Document Type

Article

Publication Date

2020

College/Unit

School of Medicine

Department/Program/Center

Center for Neuroscience

Abstract

Extended breastfeeding through infancy confers benefits on neurocognitive performance and intelligence tests, though few have examined the biological basis of these effects. To investigate correlations with breastfeeding, we examined the major white matter tracts in 4–8 year-old children using diffusion tensor imaging and volumetric measurements of the corpus callosum. We found a significant correlation between the duration of infant breastfeeding and fractional anisotropy scores in left-lateralized white matter tracts, including the left superior longitudinal fasciculus and left angular bundle, which is indicative of greater intrahemispheric connectivity. However, in contrast to expectations from earlier studies, no correlations were observed with corpus callosum size, and thus no correlations were observed when using such measures of global interhemispheric white matter connectivity development. These findings suggest a complex but significant positive association between breastfeeding duration and white matter connectivity, including in pathways known to be functionally relevant for reading and language development.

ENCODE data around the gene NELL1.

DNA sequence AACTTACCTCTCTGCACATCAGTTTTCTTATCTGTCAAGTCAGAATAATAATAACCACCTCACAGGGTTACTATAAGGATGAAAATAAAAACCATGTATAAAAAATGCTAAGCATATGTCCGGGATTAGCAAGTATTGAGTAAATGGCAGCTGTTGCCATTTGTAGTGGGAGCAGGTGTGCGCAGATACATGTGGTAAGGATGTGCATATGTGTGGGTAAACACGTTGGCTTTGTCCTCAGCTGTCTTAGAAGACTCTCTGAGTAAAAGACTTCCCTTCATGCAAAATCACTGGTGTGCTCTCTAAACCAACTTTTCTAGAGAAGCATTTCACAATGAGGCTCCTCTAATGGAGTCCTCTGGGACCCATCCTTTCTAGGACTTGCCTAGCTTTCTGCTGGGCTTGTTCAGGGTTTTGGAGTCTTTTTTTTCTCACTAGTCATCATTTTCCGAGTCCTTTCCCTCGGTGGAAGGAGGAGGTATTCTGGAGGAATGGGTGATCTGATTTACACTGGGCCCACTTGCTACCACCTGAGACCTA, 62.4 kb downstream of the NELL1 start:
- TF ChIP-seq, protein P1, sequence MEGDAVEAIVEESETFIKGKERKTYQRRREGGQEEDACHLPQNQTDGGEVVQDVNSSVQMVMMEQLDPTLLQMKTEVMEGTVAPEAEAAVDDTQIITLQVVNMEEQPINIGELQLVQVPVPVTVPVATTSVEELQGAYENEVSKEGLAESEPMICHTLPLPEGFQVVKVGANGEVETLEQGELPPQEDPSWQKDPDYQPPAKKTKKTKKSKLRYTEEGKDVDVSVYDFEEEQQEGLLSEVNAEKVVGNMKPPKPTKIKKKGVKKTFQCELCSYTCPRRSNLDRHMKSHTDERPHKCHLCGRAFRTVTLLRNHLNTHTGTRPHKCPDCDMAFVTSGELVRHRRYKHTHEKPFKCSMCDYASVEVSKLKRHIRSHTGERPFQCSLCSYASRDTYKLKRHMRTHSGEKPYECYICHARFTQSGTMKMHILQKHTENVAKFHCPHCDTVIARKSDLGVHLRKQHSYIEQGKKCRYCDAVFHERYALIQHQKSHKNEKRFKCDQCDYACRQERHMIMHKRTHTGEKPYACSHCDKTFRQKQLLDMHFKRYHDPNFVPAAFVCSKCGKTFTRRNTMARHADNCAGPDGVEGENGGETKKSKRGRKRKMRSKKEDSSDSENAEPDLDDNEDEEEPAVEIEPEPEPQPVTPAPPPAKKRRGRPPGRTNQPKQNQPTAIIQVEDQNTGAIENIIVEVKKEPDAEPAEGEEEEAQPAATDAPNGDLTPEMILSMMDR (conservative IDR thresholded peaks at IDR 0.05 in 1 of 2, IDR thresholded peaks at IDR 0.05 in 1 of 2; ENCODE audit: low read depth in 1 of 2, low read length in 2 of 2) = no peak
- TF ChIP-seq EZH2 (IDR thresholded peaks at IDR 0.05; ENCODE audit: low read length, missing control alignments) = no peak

Source Citation

Bauer, C.E.; Lewis, J.W.; Brefczynski-Lewis, J.; Frum, C.; Schade, M.M.; Haut, M.W.; Montgomery-Downs, H.E. Breastfeeding Duration Is Associated with Regional, but Not Global, Differences in White Matter Tracts. Brain Sci. 2020, 10, 19. https://doi.org/10.3390/brainsci10010019

Comments

This is an open access article distributed under the Creative Commons Attribution License which permits unrestricted use, distribution, and reproduction in any medium, provided the original work is properly cited.

This article received support from the WVU Libraries' Open Access Author Fund.

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